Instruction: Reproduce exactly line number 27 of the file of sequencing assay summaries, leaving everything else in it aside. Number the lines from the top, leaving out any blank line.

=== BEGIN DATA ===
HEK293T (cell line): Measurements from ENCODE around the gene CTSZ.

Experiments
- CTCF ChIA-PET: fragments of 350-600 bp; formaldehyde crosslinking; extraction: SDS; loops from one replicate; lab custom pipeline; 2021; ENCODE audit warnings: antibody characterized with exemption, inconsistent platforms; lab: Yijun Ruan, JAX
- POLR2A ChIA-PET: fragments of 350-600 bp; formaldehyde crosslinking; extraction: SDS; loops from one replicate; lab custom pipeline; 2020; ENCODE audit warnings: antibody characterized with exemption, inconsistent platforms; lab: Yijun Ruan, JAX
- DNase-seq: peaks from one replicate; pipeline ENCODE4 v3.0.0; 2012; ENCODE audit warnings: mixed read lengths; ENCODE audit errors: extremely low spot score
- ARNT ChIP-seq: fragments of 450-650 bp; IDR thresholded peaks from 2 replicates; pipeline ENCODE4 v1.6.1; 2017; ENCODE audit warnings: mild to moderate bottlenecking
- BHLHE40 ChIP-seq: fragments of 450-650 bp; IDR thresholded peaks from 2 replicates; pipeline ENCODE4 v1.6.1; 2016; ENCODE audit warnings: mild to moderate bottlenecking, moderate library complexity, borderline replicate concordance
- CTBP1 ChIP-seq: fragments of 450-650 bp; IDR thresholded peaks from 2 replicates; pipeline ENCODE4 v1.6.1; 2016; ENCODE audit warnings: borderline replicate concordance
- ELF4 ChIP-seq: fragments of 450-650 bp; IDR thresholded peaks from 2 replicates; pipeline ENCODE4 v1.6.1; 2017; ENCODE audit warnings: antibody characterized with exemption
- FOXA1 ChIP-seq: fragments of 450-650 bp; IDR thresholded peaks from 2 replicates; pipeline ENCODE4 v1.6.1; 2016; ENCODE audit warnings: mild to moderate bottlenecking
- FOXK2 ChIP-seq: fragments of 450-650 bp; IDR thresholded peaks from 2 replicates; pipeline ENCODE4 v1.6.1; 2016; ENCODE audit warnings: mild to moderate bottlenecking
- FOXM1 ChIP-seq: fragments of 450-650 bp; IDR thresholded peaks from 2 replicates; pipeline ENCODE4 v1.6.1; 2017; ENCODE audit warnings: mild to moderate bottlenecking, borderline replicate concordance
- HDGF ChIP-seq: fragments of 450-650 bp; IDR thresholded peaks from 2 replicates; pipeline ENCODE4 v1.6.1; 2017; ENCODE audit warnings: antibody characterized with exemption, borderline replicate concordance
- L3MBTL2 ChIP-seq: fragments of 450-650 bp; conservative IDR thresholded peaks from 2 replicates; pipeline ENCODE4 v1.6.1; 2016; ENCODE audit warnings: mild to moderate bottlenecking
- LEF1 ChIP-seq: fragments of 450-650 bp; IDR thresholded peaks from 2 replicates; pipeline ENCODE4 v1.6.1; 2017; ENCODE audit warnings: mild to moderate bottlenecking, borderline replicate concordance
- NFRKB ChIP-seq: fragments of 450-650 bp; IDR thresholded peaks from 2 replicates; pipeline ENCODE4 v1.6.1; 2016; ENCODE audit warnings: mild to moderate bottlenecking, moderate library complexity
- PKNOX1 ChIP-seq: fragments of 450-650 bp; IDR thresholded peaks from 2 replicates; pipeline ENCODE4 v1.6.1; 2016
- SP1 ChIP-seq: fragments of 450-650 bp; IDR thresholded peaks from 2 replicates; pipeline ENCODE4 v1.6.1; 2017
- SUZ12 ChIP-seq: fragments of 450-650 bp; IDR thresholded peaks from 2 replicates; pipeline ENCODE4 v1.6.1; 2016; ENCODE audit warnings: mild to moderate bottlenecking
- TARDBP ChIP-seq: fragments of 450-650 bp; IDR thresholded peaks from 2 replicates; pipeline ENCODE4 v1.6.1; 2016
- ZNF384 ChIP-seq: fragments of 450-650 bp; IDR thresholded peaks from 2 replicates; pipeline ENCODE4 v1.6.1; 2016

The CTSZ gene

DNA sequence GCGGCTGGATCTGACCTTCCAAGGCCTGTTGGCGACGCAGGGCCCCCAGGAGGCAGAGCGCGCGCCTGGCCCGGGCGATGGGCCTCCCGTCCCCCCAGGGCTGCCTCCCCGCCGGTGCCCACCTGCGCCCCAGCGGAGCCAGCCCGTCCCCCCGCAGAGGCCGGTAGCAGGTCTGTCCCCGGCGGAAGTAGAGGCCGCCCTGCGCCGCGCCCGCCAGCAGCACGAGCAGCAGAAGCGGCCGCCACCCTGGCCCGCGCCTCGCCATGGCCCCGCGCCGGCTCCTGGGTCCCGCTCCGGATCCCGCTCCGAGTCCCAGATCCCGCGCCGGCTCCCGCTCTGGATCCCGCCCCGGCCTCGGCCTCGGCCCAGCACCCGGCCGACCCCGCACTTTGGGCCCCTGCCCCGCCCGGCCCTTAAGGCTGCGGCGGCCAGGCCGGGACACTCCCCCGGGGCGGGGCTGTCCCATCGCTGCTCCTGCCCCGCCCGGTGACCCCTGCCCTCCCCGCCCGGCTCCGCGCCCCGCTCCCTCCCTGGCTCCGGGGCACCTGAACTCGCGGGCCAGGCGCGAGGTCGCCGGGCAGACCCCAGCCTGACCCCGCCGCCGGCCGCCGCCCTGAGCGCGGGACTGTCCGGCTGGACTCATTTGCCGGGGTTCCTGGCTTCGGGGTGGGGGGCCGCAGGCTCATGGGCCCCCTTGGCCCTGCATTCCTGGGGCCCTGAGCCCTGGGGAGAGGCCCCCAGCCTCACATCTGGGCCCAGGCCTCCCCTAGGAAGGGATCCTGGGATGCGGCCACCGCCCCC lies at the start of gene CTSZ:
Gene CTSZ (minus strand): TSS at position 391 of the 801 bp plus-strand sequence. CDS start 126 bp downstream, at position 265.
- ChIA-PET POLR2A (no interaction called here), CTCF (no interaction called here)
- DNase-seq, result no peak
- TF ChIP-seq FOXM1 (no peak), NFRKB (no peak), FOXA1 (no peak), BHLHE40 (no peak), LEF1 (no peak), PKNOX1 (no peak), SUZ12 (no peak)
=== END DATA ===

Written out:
- TF ChIP-seq FOXM1 (no peak), NFRKB (no peak), FOXA1 (no peak), BHLHE40 (no peak), LEF1 (no peak), PKNOX1 (no peak), SUZ12 (no peak)